Perhaps their experiences were in a different time and things have changed, or perhaps we got lucky and traveled through on a good day — I’ll never know. But our experience at the border turned out to be one of the many moments when Cambodia surprised me, chipping away at my prejudices.
After a successful border crossing, our first taste of Cambodia’s pothole filled roads, and a phoneless journey to find an ATM and SIM card, we were finally ready to take on the next leg of our tour.
We set out to follow the coastline, expecting a fairly flat, easy ride into Vietnam. And while it was (mostly) flat, it definitely wasn’t always easy.
Our first few days of cycling involved a surprising amount of climbing with rolling hills and stunning scenery. It was also extremely hot which is something you would think we would have grown used to in Thailand, but no — not even a little bit. As we cycled along, sunscreen and sweat poured down my face and stung my eyes, sweat dried on my shirt leaving salt stains as further evidence of my suffering.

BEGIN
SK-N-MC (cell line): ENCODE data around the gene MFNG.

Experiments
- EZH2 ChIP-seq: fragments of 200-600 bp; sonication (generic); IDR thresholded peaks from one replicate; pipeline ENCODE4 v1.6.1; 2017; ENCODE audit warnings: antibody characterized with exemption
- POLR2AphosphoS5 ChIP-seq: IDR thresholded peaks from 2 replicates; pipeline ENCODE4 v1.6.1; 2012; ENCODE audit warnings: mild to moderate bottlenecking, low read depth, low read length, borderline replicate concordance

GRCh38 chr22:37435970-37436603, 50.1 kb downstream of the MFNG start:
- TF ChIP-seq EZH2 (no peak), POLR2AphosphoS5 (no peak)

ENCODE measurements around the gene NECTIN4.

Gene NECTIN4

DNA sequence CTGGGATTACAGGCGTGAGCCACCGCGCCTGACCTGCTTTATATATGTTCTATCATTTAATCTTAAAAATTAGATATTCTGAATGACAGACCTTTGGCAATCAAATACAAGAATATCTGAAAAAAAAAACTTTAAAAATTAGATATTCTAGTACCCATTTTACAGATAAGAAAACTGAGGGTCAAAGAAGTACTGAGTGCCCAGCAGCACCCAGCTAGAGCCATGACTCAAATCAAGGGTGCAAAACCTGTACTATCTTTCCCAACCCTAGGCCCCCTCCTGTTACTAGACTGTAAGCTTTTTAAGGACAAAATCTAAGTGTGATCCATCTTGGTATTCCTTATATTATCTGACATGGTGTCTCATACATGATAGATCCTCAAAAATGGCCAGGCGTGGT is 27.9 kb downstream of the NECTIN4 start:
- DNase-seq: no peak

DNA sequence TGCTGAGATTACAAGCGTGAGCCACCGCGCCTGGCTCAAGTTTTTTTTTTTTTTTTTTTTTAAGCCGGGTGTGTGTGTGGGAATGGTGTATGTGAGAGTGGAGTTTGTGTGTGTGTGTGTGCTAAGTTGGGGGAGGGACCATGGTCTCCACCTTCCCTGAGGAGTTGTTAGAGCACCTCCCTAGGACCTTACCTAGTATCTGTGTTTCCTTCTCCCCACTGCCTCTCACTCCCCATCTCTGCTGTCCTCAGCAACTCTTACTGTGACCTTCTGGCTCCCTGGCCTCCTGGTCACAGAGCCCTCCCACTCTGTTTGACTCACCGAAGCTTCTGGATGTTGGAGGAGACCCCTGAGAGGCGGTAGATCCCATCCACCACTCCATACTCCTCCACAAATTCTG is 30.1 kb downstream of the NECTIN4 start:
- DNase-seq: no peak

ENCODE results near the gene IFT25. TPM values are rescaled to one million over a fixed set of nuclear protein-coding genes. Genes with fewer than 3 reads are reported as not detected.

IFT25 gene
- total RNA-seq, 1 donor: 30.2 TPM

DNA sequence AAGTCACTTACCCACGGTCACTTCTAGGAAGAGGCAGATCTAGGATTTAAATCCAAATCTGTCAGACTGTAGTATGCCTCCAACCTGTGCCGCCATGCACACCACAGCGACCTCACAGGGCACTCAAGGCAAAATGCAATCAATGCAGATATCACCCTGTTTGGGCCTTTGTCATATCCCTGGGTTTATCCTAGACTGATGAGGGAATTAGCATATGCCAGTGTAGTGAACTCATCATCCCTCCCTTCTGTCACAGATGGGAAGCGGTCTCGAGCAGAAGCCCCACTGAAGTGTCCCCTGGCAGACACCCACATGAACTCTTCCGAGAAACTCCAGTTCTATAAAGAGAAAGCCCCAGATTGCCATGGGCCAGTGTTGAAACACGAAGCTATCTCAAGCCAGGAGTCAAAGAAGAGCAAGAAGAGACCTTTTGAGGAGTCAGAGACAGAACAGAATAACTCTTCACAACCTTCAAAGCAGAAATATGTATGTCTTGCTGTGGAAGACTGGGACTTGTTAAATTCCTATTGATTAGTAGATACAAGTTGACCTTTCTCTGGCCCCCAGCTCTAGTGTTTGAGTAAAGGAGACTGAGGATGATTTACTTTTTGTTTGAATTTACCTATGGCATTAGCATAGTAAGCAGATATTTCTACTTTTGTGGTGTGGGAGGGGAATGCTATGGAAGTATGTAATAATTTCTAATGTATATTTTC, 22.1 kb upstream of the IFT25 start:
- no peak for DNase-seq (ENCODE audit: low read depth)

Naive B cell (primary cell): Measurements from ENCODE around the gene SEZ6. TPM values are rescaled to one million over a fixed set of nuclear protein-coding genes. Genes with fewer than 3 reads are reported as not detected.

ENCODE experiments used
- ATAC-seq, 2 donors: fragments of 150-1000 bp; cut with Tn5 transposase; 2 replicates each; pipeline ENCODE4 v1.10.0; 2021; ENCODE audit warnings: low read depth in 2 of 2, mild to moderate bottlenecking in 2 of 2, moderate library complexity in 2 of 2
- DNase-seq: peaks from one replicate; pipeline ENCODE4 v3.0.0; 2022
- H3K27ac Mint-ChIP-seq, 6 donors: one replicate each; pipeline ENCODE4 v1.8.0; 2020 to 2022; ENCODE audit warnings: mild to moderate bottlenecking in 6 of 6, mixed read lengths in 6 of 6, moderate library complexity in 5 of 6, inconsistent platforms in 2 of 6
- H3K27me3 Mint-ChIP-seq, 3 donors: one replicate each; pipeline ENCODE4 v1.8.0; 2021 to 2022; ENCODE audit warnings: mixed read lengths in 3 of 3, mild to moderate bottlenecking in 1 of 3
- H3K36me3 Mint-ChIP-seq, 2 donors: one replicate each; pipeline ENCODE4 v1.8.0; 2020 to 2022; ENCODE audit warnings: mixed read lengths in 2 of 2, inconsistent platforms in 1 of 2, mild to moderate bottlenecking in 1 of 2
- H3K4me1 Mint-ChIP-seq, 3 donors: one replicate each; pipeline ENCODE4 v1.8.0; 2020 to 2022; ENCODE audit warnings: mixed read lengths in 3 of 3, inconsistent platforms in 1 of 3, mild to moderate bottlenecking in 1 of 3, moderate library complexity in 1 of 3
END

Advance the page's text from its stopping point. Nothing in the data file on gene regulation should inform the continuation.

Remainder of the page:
But even on the hottest, most miserable days the number of “hellos,” waves, and thumbs up we received from locals — be it young or old — always brought a smile to my face. It sometimes felt that we were cycling at a turtle’s pace just so we could consistently wave back at everyone who greeted us.
In addition to the hills and heat, our first few days also included multiple discoveries. The first being that Google translate is basically useless with the Khmer language and the second, that cockroaches are a fact of life in guesthouses. And I don’t think I’ll ever enjoy the feeling of a multi-legged insect running across my chest while I’m sleeping.
But the best experience for me — probably in the whole of Asia so far — was when we arrived at an ecotourism location in the small village of Phnom Tob.